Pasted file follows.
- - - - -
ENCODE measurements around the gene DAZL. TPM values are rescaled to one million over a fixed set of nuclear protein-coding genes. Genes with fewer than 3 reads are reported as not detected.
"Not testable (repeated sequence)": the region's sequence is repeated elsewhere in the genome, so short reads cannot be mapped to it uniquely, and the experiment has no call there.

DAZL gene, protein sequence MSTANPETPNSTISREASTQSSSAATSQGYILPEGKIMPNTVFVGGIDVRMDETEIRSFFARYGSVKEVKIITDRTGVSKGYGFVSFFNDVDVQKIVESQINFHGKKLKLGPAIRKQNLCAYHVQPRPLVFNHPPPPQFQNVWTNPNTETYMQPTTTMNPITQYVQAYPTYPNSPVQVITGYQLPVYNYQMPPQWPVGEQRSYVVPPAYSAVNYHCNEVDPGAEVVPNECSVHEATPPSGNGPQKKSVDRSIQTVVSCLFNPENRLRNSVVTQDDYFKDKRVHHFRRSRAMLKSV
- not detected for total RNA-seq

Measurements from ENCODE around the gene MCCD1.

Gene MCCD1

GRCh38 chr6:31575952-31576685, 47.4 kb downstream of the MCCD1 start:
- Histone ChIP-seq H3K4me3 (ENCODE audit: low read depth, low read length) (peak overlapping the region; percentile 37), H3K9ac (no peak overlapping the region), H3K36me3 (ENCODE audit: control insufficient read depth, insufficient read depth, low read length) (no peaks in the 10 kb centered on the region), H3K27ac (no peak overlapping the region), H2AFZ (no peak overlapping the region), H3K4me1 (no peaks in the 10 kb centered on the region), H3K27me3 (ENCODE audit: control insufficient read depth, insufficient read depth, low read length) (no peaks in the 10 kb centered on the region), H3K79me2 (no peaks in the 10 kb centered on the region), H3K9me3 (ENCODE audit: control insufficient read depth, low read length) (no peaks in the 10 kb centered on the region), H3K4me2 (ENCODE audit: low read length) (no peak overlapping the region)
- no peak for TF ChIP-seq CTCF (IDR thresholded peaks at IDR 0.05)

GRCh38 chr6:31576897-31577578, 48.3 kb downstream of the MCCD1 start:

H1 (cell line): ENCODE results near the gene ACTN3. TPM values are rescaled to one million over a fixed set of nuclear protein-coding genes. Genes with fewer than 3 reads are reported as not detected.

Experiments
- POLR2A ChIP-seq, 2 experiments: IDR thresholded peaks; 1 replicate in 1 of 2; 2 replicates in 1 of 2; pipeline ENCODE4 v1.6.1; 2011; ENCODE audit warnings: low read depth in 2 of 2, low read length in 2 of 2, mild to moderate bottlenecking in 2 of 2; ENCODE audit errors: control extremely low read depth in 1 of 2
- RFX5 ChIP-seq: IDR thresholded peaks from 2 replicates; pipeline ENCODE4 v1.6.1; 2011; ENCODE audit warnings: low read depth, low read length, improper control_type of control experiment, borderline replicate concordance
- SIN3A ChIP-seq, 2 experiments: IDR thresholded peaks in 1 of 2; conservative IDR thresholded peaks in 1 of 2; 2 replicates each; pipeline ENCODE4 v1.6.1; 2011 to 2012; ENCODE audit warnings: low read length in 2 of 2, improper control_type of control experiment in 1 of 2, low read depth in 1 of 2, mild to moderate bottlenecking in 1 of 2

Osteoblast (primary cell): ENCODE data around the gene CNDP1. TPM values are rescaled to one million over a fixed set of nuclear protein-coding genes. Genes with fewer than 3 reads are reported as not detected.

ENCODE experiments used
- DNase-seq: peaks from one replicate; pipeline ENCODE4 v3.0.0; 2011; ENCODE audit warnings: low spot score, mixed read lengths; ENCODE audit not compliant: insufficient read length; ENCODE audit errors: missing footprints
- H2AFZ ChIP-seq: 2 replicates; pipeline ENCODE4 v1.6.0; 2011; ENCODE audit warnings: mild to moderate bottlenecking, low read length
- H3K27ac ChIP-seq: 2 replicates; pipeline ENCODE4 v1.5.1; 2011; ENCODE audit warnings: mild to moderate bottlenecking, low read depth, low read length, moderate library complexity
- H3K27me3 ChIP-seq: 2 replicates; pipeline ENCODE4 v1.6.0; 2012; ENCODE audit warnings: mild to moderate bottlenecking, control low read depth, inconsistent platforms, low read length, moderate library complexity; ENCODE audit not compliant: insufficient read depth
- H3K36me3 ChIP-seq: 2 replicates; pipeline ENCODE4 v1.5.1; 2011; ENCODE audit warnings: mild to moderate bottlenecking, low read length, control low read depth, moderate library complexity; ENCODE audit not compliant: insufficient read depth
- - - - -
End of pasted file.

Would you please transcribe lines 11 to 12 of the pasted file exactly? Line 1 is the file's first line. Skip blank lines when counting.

H1 (cell line): ENCODE results near the gene ACTN3. TPM values are rescaled to one million over a fixed set of nuclear protein-coding genes. Genes with fewer than 3 reads are reported as not detected.

Experiments